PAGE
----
Earlier this month, the House Committee on Education and the Workforce held a hearing, “Raising the Bar: The Role of Charter Schools in K-12 Education,” to highlight the growth of charter schools, their positive impact on K-12 education across the country, and the role of the federal Charter Schools Program. The hearing allowed members of the charter school community to showcase the ways federal policy can impact charter school growth, encourage best practices, and foster district-charter collaboration.
Five charter school leaders from across the country were invited to testify, including the National Alliance’s Chair of the Board, Dr. Deborah McGriff.
In her testimony, Dr. McGriff stressed the importance of the federal Charter Schools Program. “I don’t believe the public charter school sector’s growth to meet parental demand for educational options would have occurred the way it has without the presence of dedicated federal funding. Let me say that again to be perfectly clear: while public charter schools are inherently local, the movement would not have achieved its current success had it not been for the federal Charter Schools Program.”
Dr. McGriff was joined by other charter school leaders and advocates who added unique perspectives to the hearing discussion:
- Board Chair of the National Association of Charter School Authorizers (NACSA) Lisa Graham Keegan focused on they ways the charter school authorizing process has improved, as authorizers build and identify best practices. Keegan emphasized the key role authorizers play to ensure quality, and close low-performing schools.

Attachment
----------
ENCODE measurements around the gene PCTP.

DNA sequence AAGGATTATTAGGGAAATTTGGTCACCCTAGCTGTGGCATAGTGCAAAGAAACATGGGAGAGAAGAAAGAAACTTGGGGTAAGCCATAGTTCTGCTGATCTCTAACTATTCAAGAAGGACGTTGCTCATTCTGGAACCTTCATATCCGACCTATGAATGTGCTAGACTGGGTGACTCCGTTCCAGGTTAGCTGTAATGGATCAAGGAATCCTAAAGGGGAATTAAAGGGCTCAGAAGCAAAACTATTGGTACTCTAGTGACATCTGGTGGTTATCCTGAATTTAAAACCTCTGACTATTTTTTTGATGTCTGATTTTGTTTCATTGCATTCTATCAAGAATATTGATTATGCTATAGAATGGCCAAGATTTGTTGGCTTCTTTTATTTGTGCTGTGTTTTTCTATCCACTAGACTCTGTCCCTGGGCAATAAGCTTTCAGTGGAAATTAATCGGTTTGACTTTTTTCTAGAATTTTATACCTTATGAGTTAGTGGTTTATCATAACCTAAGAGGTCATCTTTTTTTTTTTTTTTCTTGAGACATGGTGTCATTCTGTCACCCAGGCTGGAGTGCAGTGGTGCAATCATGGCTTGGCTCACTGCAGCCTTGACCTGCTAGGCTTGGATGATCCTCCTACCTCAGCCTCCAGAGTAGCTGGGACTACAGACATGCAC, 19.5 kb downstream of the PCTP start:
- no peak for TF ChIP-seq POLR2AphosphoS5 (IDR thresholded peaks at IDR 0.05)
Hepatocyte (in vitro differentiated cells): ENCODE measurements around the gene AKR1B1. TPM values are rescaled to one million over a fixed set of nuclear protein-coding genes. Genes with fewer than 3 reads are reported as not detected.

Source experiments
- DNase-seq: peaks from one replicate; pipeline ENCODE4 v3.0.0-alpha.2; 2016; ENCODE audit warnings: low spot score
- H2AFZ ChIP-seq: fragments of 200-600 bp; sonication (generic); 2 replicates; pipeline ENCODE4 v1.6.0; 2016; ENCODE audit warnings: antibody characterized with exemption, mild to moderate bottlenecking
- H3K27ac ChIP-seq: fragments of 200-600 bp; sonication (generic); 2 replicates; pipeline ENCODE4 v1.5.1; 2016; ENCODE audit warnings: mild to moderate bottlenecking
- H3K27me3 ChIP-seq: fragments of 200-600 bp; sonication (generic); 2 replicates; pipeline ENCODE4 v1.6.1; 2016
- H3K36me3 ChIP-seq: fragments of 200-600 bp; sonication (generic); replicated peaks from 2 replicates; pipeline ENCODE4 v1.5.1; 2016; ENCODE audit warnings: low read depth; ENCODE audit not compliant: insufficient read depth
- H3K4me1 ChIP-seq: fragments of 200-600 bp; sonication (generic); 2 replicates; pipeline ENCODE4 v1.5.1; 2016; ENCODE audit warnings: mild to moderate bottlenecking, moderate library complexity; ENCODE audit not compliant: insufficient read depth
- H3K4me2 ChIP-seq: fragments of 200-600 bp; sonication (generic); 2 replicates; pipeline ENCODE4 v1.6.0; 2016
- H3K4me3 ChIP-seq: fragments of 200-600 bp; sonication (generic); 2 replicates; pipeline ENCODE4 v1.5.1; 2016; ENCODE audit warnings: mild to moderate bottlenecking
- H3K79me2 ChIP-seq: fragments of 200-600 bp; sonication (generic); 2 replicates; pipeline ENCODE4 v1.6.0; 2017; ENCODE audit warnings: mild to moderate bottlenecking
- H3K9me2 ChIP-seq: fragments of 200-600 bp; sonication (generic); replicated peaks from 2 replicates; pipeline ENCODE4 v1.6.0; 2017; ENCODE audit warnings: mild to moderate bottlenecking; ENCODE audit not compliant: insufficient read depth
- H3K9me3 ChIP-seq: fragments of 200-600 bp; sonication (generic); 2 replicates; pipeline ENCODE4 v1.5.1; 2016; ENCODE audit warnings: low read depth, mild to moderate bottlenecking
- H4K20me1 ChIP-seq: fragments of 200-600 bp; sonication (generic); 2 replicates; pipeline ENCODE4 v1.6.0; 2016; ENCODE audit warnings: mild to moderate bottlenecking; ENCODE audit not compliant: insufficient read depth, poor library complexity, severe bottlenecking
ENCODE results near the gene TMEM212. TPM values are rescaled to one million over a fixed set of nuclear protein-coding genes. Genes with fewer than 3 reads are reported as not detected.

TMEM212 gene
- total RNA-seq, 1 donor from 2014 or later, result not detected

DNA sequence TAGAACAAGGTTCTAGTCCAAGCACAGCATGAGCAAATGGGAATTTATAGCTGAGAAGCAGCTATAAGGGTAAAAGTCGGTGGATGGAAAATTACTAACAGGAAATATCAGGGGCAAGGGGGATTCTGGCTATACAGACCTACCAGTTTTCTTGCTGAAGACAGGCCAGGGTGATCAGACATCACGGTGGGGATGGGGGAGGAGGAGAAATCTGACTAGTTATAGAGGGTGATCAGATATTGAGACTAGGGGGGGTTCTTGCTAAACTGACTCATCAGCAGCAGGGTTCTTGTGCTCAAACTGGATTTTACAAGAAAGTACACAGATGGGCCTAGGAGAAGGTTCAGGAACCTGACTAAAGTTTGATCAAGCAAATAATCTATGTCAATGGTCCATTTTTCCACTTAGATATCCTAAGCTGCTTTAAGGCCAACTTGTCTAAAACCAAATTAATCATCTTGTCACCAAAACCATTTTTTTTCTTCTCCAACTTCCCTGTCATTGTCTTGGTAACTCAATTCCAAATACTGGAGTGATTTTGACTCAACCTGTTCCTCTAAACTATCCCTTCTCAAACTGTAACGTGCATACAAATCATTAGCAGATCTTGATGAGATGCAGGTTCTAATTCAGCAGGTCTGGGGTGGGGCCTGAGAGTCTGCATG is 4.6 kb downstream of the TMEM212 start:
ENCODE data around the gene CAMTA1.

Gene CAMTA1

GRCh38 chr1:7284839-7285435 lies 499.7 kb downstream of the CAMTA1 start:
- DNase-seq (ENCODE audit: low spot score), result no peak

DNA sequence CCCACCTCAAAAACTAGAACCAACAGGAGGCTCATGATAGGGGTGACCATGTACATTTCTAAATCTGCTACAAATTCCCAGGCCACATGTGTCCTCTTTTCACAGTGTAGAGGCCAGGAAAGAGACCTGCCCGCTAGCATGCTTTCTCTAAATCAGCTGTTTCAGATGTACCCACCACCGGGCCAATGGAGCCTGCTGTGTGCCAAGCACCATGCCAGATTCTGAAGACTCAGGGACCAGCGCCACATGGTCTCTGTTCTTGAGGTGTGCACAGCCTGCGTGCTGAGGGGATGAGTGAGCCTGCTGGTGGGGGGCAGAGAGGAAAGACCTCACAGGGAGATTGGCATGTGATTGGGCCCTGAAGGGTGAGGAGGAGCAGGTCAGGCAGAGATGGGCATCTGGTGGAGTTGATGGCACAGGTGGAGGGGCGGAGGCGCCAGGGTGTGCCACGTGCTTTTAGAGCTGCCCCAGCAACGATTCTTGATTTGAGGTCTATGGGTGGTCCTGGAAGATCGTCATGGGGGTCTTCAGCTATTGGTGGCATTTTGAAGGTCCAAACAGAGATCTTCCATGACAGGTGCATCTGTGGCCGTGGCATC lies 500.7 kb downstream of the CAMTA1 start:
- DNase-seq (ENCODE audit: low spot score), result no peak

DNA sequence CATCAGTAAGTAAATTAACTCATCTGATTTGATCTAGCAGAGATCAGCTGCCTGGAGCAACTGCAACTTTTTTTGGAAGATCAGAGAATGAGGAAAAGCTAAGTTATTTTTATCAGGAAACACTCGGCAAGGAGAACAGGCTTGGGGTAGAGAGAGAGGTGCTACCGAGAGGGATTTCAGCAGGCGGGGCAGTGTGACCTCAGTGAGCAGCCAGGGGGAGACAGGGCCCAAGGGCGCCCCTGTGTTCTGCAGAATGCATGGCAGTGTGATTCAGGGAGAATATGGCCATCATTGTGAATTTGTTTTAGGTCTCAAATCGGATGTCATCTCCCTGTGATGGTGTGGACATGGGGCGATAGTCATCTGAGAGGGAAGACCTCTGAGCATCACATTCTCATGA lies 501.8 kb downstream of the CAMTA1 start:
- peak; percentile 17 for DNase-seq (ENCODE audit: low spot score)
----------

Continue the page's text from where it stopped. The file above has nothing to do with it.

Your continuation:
- Alan Rosskamm, Chief Executive Officer of Breakthrough Schools, highlighted the organization’s collaboration with the City of Cleveland to strengthen public education for all students. As the highest rated charter network in Ohio, Rosskamm attributed much of Breakthrough’s success to their strong partnerships with families—a defining characteristic behind the mission of public charter schools.
- Alyssa Whitehead-Bust, Chief of Innovation and Reform at Denver Public Schools, provided the perspective of a school district administrator who works to ensure that district schools and charter school collaborate and complement each other to provide families with quality public school options.
- David Linzey, Executive Director at Clayton Valley Charter High School, spoke of his work in converting a district public school to a charter school and the high demand for this school - with a waiting list of nearly 400 students for the upcoming school year. Last year, the school experienced the most academic achievement growth for a large high school in the state of California, with a 62 point jump on the state’s API in a single year.
The hearing was a great opportunity for the charter school community to share its most promising practices with the committee.
Board Chair McGriff summed up her opening remarks with a request to Congress: “The number one message that I bring you today is that the CSP is working and that both the Congress and the administration should prioritize funding for the program to help us meet the demands of parents and ensure funding equity for students who attend public charter schools."
Want to build on Dr. McGriff’s request? Make the ask yourself with a quick email to your members of Congress.
To view an archived webcast and all witness testimony, click here.
Kim Kober is the federal policy and government relations coordinator for the National Alliance for Public Charter Schools.